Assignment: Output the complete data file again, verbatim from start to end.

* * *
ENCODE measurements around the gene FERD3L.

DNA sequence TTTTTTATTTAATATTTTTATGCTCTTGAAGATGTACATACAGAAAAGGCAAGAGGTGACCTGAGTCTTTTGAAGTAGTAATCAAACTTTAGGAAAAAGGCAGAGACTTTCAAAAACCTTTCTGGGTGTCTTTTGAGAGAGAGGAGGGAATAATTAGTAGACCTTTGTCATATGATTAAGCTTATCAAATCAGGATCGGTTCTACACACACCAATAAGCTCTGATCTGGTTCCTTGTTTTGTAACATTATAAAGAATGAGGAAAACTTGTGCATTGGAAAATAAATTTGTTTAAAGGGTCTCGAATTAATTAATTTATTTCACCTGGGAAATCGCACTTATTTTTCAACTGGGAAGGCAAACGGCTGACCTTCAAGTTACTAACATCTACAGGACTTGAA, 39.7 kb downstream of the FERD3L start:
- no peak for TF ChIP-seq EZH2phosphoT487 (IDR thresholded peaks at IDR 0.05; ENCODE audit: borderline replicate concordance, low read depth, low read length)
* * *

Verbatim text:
ENCODE measurements around the gene FERD3L.

DNA sequence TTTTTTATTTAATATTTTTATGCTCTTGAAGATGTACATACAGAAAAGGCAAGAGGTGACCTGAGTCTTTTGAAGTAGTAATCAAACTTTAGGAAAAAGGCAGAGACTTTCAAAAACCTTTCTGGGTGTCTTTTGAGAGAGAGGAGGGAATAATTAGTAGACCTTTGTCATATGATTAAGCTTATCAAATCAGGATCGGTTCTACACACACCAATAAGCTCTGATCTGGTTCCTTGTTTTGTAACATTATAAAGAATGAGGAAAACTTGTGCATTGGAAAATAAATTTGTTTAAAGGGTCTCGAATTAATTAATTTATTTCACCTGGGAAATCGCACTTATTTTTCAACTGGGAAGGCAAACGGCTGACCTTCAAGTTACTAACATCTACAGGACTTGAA, 39.7 kb downstream of the FERD3L start:
- no peak for TF ChIP-seq EZH2phosphoT487 (IDR thresholded peaks at IDR 0.05; ENCODE audit: borderline replicate concordance, low read depth, low read length)